Where the Herbaria Are: Museums

3 NHM

Stairway from the great hall of the Natural History Museum, London.

Think of natural history museums and almost invariably an image of a dinosaur will pop into your mind, though it’s unlikely that a tree fern of the same era will.  Even when plant collections are part of these museums, their specimens usually don’t get the kind of exposure in the public galleries that animals or even minerals do.  In the past, some institutions did have economic botany exhibits, but these have shrunk or disappeared completely, not being able to compete with a Tyrannosaurus or a glitzy interactive display on biodiversity that usually focuses primarily on animals.  Still, there are huge plant collections attached to many of these museums.  In Paris, the Musée National d’Histoire Naturalle has the largest herbarium in the world; the Smithsonian’s National Museum of Natural History has over five million plant specimens and the Natural History Museum, London (NHM) houses about six million.  While the public may not be very aware of these resources, researchers are, and these institutions are crucial to work in plant systematics and to investigation of biodiversity.  In the past, many of them mounted major expeditions around the world to collect specimens and ideas for exhibits.  The days of such large-scale endeavors are over, but herbarium curators still collect.

When I visited the NHM recently, Mark Carine and Fred Rumsey had just returned from Madeira where they attended a conference to mark the 250th anniversary of Captain Cook’s visit to the island at the beginning of his first circumnavigation of the globe.  While there, Joseph Banks and David Solander, who were on the expedition, collected plants in the vicinity of Funchal.  After the conference Carine and Rumsey attempted to retrace their steps, guided by colleagues at the University of Madeira, just as the earlier botanists were aided by the resident physician, Thomas Heberden.  The dates of both visits correspond almost exactly, so it should be possible to make some comparisons, especially since the Cook expedition specimens are at NHM.  Rumsey and Carine collected 120 species and hope to compare them to what the earlier botanists had seen.  Rumsey was already busy examining some of the Banks material under a microscope so he could send information to his Madeira colleagues.  Both he and Carine see this as a great link between present-day biodiversity research and historical collections, which are becoming used more and more in such contexts.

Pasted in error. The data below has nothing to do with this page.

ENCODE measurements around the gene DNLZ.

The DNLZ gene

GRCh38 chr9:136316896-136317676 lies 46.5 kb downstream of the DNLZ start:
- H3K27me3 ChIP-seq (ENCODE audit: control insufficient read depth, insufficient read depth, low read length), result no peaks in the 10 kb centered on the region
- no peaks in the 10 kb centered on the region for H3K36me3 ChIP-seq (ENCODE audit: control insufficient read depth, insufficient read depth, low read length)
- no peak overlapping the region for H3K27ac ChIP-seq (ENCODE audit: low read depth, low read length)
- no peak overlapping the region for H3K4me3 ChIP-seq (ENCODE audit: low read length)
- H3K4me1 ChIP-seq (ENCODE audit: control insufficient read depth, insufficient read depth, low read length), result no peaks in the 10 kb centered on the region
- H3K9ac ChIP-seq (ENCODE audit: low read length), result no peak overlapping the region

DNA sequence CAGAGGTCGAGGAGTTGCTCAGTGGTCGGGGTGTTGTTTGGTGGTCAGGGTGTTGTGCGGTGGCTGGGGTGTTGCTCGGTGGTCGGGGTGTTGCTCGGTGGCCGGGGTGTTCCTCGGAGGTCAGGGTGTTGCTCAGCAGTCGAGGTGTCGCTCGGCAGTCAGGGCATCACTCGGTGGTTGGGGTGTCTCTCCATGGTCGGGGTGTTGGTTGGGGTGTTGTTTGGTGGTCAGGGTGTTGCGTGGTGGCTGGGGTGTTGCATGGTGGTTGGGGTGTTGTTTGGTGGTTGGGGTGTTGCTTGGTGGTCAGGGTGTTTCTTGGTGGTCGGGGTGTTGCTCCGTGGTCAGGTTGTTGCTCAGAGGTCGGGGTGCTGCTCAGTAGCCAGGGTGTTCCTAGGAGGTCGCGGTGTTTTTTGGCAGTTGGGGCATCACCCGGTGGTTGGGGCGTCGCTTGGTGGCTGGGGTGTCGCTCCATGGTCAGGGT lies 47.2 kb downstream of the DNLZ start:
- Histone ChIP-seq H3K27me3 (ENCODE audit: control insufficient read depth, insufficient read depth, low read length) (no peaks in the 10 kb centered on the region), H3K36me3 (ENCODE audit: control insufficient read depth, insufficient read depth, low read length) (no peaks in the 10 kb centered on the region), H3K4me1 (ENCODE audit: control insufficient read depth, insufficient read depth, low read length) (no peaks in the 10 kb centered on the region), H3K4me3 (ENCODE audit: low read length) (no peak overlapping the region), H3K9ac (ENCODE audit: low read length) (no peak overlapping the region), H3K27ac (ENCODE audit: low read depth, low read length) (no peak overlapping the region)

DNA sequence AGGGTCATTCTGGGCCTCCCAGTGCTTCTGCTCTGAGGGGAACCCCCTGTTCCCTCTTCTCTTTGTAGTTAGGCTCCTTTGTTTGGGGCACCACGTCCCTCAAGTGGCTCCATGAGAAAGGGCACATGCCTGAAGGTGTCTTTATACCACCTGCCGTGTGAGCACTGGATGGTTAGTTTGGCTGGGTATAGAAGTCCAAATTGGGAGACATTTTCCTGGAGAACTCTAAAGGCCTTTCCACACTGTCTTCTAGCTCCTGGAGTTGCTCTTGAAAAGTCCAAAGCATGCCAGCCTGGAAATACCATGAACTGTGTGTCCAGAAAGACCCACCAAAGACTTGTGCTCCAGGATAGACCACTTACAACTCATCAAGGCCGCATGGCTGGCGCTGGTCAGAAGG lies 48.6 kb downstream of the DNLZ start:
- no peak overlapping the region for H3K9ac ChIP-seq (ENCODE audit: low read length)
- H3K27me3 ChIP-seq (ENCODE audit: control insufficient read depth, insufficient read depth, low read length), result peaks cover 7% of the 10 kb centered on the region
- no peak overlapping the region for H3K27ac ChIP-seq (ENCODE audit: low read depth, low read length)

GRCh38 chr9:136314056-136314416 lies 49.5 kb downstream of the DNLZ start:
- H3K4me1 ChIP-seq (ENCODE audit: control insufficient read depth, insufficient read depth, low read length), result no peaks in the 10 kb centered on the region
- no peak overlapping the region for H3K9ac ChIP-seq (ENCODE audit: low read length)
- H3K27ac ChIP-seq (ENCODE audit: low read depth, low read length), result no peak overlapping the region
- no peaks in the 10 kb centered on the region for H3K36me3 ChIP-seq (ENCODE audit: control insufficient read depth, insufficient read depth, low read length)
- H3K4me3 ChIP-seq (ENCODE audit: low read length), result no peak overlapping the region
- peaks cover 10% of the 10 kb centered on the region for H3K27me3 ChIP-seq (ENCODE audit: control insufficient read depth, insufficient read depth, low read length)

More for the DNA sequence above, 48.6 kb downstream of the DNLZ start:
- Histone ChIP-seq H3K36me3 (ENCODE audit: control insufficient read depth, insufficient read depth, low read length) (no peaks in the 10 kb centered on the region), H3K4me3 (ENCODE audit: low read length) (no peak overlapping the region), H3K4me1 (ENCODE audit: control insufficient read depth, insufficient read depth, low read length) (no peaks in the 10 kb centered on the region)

Since outreach to the public is an essential part of a natural history museum’s mission, it’s not surprising that museum herbaria are frequently called upon to contribute to exhibitions.  Deborah Metsger, assistant curator at the Green Plant Herbarium that’s housed at the Royal Ontario Museum told me museum curators asked her to collaborate, such as on the Flower Power exhibit of floral motifs and textiles.  Being at the museum also means she has access to conservation experts who have helped her to conserve old herbarium scrapbooks.  Also,  However, I should note that the herbarium, though housed at the museum, is part of the nearby University of Toronto.  So this herbarium is sort of a hybrid.  I’m sure this makes for some interesting administrative issues, but also allows the specimens to be used in a variety of ways.

Seed Collection

H.B. Sifton Seed Collection in the Green Plant Herbarium at the Royal Ontario Museum, Toronto

The herbaria at the World Museum, Liverpool and the Manchester Museum have been particularly active in this regard, contributing to exhibitions by providing specimens in the form of medicinal plant sheets to slices through tree trunks to 19th-century plant models that used to be stored atop cabinets but are now treated with greater curatorial care.  The Manchester Museum is also part of the University of Manchester, so here again, there are multiple ties, and art students in particular have taken advantage of the herbarium as a source of inspiration for their projects.  It was also on a visit to this herbarium several years ago where I first heard of using Harry Potter as an herbarium lure.  The curator of botany, Rachel Webster, explained that plants mixed into various potions were the focus of displays and activities organized by the herbarium staff for an open house, complete with witches’ brooms and hats hanging from the ceiling.  Backing from museum public relations and educational programmers makes it easier for curators to mount such elaborate projects.